This review is written by Kevin McCarthy, 11/01
"Kevin and Maxine’s Celtic & Folk Music CD Reviews"
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Bless the singer/songwriters for their willingness to invite listeners into their lives. In this case, doubly bless Garnet Rogers. His closing song on this release, the title cut "Firefly," is a musical valentine to his wife, Gail. But it is one thing to simply say 'I love you' to your partner. Authoring a song such as this places the depth of their connection in a remarkably different dimension.
The song "Firefly' finds him touring on California's west coast. Holding a photo of his wife when she was a young girl, he imagines the carefree and boundless joy in her life at that age. Reflecting on her entry into his life, he sings:
"...And so it was some twenty years agoHe concludes with:
As winter turned to spring
That child grown to a woman now
Stood gazing at a ring
Her golden hair fell forward
As she held it to her breast
She changed his life forever
As she quietly said yes..."
"...They will have no child to call their ownThis is a release about connections. Unity, sometimes strong, sometimes thin, sometimes broken, with kin, friends, strangers and even the land, is the dominant theme.
But to him it's all the same
He will love the woman that she is
And the child that she remains..."
In this vein, Rogers pays tribute to fellow musican Greg Brown and his move out to the Iowa countryside in the opening cut "Better Days."
"Underpass"follows, detailing the emotional and physical demise of a homeless man:
"...Hopeless faces, pinched and greyThe recurring refrain "cold the wind and rain" plunks the listener right down in the midst of the dire bleakness, suffering alongside the afflicted individual.
cold the wind and rain
Saying 'the meek shall inherit what is tossed away'
Slow down mister, would you please?
Give a boy a ride
I'm burning up with shame and need
I've nowhere left to hide..."
"Redwing" also is pointed towards Rogers' wife Gail, as he sings:
"...What a gift of sight you hadA couple's long-desired and eventual consummation in "The Girl From The Hiring Fair" contrasts heartily with the pair in the bawdy "Where'd You Get That Little Dress," a cut wonderfully embellished by Rogers in his concerts. Backed by rhythmic drum and electric guitar, Rogers lambastes the counterfeit reality of most models' figures and slams designer clothing while extolling the virtues of a simple summer cotton dress and hat:
To see into my heart
You did not flinch or turn from me
Though you saw me from the start..."
"..I love the way it frames your face and sparkles up your eyesEnumerating the various recreational options available, he finishes with:
And the dress just does one hell of a job of clinging to your thighs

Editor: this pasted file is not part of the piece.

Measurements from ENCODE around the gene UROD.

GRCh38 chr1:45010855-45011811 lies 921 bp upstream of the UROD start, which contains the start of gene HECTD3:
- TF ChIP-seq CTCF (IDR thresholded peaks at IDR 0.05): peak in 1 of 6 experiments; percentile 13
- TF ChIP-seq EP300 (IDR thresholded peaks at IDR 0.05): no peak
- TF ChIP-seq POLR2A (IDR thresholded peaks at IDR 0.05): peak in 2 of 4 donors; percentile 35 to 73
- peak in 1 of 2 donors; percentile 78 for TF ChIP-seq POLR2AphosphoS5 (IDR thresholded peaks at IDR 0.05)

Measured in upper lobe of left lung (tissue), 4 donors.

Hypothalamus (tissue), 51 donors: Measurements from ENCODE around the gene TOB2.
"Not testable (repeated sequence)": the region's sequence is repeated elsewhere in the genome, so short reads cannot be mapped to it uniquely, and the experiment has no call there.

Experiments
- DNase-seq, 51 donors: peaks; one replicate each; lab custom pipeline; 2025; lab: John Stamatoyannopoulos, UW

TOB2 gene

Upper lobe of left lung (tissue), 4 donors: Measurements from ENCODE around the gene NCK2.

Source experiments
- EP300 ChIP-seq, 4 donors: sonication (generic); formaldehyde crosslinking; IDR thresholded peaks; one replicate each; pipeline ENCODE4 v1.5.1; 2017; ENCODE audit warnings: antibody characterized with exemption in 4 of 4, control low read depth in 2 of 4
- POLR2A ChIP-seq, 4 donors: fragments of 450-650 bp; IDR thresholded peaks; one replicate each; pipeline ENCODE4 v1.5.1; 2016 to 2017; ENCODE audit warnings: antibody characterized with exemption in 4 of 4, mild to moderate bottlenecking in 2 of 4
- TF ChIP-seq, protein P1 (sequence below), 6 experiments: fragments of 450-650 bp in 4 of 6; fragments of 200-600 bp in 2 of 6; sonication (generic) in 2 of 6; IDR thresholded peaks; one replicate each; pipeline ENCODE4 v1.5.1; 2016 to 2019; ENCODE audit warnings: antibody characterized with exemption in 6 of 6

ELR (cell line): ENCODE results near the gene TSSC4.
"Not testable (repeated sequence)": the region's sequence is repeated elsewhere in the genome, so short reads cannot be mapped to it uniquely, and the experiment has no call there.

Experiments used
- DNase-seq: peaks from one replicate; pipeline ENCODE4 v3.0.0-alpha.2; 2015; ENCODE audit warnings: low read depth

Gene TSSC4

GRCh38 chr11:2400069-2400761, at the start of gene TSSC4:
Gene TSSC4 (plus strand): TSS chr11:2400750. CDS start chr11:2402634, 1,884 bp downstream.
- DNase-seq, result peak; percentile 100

I had to take a second look, a third look after that
Where'd you get that little dress?
Where'd you get that hat?..."
"...My vote is we hit the sheetsThe subtle "Blue Smoke" presents the crumbling life of a farmer. Unable to get a loan and facing foreclosure, the farmer packs up and vacates the land but not without first leaving a farewell mark.
We could stay there for a week
We could huddle under cover, baby
Play some hide and seek..."
An engaging surprise is the melancholy "Lady Of Spain," a bank-robbery-gone-awry ballad with nary an accordion anywhere in its 5-plus minutes duration. It's plaintive chorus:
"...We were five this morningDreams makes wishes come true in "The Painted Pony." Clocking in at just short of ten minutes, this traditional English-type tale is wonderfully transported to the American prairie by Rogers.
two before long
none of us had ever thought our luck could go so wrong
I miss those horses, I wish I had them now
I'd raise my brother up on one
And take him back to town..."
"Nightfall/Who Could Have Known"opens with a dreamy, symphony-sounding instrumental, followed by a confessional surrender to the miracle of change, transformation and re-emergence.
It would bedevil King Solomon to determine which is better--Rogers' lyrics, music or vocals? For there is exceptional material here, appealing instrumental backing and that powerful but emotional delivery. Labeling someone as "the top" or "the best" usually is defeating because the brilliance of the artist gets lost in an argumentative quagmire. Let's simply say Garnet Rogers will enrich your life and who couldn't use more of that right about now?
Rogers on vocals, acoustic guitar, electric guitar, tenor guitar, baritone guitar, slide guitar, violin, viola, flute, cello, mandocello and glockenspiel, is backed by Ian Bell on accordion; Pat O'Gorman on uillean pipes; David Woodhead on bass and standup bass; Corey Thompson on drums; Mike Bonnell on organ; David Travers-Smith on trumpet; and Randal Hill on mandolin.
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